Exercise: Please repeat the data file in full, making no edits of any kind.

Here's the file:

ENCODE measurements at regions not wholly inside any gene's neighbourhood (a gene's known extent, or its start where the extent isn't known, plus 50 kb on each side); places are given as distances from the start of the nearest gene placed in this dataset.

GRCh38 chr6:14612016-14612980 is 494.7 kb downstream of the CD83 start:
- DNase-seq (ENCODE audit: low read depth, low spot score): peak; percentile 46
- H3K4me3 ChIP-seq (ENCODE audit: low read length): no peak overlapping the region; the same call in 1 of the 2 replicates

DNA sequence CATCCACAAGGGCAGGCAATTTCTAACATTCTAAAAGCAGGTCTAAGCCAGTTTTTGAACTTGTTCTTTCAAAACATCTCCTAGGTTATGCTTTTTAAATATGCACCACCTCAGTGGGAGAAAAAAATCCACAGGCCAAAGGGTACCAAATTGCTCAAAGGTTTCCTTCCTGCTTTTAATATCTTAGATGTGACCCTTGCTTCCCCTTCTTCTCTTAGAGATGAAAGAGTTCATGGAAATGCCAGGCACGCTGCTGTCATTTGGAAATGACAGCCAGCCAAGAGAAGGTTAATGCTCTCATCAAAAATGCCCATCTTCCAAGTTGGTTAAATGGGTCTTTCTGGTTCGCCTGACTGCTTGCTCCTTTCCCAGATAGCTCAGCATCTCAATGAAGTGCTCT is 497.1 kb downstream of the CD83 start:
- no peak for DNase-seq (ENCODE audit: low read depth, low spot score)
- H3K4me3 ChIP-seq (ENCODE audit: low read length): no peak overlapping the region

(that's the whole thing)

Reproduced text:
ENCODE measurements at regions not wholly inside any gene's neighbourhood (a gene's known extent, or its start where the extent isn't known, plus 50 kb on each side); places are given as distances from the start of the nearest gene placed in this dataset.

GRCh38 chr6:14612016-14612980 is 494.7 kb downstream of the CD83 start:
- DNase-seq (ENCODE audit: low read depth, low spot score): peak; percentile 46
- H3K4me3 ChIP-seq (ENCODE audit: low read length): no peak overlapping the region; the same call in 1 of the 2 replicates

DNA sequence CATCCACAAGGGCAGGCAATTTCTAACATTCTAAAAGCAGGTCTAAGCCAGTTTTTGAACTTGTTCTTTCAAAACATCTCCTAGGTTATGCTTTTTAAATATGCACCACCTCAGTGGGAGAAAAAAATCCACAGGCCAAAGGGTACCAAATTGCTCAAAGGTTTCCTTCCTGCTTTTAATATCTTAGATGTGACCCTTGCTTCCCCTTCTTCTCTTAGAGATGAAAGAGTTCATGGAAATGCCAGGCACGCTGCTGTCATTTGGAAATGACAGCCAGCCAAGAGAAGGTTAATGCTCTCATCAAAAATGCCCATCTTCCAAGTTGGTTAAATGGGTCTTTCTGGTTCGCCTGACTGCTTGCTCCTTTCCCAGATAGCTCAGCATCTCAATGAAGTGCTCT is 497.1 kb downstream of the CD83 start:
- no peak for DNase-seq (ENCODE audit: low read depth, low spot score)
- H3K4me3 ChIP-seq (ENCODE audit: low read length): no peak overlapping the region